Epilepsy is a brain disorder consisting of abnormal electrical discharges of neurons resulting in epileptic seizures. The nature and spatial distribution of these electrical signals make epilepsy a field for the analysis of brain connectivity using artificial intelligence and network analysis techniques since their study requires large amounts of data over large spatial and temporal scales. For example, to discriminate states that would otherwise be indistinguishable from the human eye. This paper aims to identify the different brain states that appear concerning the intriguing seizure type of epileptic spasms. Once these states have been differentiated, an attempt is made to understand their corresponding brain activity.
The representation of brain connectivity can be done by graphing the topology and intensity of brain activations. Graph images from different instants within and outside the actual seizure are used as input to a deep learning model for classification purposes. This work uses convolutional neural networks to discriminate the different states of the epileptic brain based on the appearance of these graphs at different times. Next, we apply several graph metrics as an aid to interpret what happens in the brain regions during and around the seizure.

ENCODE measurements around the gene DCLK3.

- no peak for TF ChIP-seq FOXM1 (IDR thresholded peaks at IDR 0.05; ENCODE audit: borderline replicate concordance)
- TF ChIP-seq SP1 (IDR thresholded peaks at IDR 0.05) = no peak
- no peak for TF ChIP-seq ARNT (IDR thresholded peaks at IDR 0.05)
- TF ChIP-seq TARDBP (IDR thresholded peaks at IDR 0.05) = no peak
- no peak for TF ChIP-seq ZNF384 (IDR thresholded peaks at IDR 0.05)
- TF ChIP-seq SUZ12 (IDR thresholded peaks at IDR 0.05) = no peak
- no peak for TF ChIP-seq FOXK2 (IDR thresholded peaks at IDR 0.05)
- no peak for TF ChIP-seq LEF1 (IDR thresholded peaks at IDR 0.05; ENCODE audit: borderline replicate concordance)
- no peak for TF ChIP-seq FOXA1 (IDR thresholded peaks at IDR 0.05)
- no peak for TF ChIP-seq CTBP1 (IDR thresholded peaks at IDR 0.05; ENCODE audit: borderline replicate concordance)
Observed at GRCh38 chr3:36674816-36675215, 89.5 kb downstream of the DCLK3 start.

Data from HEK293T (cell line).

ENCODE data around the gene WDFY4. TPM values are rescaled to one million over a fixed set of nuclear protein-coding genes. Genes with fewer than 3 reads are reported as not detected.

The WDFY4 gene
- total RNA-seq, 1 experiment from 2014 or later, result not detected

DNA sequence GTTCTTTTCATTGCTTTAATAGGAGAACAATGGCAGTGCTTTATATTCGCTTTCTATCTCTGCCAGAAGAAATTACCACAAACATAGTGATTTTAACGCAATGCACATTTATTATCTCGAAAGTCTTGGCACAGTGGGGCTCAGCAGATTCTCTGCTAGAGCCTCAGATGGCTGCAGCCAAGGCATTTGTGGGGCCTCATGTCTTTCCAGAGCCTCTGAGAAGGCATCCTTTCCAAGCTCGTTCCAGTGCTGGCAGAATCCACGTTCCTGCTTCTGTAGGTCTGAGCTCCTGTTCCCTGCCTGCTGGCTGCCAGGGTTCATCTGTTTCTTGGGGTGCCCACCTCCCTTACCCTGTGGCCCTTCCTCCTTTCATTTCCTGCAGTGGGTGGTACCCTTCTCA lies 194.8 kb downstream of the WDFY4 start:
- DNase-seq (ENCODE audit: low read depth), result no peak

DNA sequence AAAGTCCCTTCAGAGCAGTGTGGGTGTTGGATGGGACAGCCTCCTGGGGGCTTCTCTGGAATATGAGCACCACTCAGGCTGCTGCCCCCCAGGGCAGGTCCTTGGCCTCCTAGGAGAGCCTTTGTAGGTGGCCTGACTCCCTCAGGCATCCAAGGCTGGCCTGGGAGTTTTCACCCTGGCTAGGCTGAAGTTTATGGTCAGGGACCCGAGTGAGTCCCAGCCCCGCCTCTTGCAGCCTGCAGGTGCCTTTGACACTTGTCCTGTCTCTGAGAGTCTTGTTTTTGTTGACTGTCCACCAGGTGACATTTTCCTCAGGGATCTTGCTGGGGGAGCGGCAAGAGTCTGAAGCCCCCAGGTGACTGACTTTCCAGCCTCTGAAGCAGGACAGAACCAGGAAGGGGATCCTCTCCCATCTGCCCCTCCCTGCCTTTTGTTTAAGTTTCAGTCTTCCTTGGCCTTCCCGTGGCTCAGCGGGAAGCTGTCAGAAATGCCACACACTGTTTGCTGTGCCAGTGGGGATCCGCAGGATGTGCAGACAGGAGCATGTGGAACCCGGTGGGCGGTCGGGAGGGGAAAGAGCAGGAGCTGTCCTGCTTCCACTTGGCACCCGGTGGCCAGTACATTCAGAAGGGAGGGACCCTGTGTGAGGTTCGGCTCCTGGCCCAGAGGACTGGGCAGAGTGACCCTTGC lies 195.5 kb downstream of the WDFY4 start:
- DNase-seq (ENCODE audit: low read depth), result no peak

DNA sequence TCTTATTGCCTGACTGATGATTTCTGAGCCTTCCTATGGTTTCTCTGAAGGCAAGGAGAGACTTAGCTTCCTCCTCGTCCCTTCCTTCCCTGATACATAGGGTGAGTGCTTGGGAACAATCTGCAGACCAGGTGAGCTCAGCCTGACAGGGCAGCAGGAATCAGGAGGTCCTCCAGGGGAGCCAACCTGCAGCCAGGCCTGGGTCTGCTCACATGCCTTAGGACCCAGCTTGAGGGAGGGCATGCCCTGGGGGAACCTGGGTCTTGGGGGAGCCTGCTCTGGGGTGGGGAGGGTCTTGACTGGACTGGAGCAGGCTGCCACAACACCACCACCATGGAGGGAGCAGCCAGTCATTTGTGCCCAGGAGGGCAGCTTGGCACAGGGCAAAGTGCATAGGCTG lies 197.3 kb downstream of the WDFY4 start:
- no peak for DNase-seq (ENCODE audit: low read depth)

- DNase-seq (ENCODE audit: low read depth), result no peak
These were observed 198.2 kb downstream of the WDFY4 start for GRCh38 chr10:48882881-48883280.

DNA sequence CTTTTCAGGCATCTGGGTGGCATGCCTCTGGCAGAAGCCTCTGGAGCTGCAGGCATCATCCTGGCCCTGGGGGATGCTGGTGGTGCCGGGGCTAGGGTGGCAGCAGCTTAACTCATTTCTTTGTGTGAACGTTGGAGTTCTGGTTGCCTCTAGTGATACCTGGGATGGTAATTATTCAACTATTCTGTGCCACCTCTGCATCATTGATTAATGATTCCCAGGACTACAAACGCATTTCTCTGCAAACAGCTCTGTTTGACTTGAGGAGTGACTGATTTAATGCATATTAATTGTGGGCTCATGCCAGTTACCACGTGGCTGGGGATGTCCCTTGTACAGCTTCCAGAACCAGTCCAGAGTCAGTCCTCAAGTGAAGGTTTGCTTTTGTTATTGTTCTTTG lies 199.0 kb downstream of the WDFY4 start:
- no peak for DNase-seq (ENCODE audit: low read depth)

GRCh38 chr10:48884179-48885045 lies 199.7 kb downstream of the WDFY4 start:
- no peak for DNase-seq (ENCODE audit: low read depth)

Results show that the model consistently finds distinctive brain states in children with epilepsy with focal onset epileptic spasms that are indistinguishable under the expert visual inspection of EEG traces. Furthermore, differences are found in brain connectivity and network measures in each of the different states.
Computer-assisted discrimination using this model can detect subtle differences in the various brain states of children with epileptic spasms. The research reveals previously undisclosed information regarding brain connectivity and networks, allowing for a better understanding of the pathophysiology and evolving characteristics of this particular seizure type. From our data, we speculate that the prefrontal, premotor, and motor cortices could be more involved in a hypersynchronized state occurring in the few seconds immediately preceding the visually evident EEG and clinical ictal features of the first spasm in a cluster. On the other hand, a disconnection in centro-parietal areas seems a relevant feature in the predisposition and repetitive generation of epileptic spasms within clusters.

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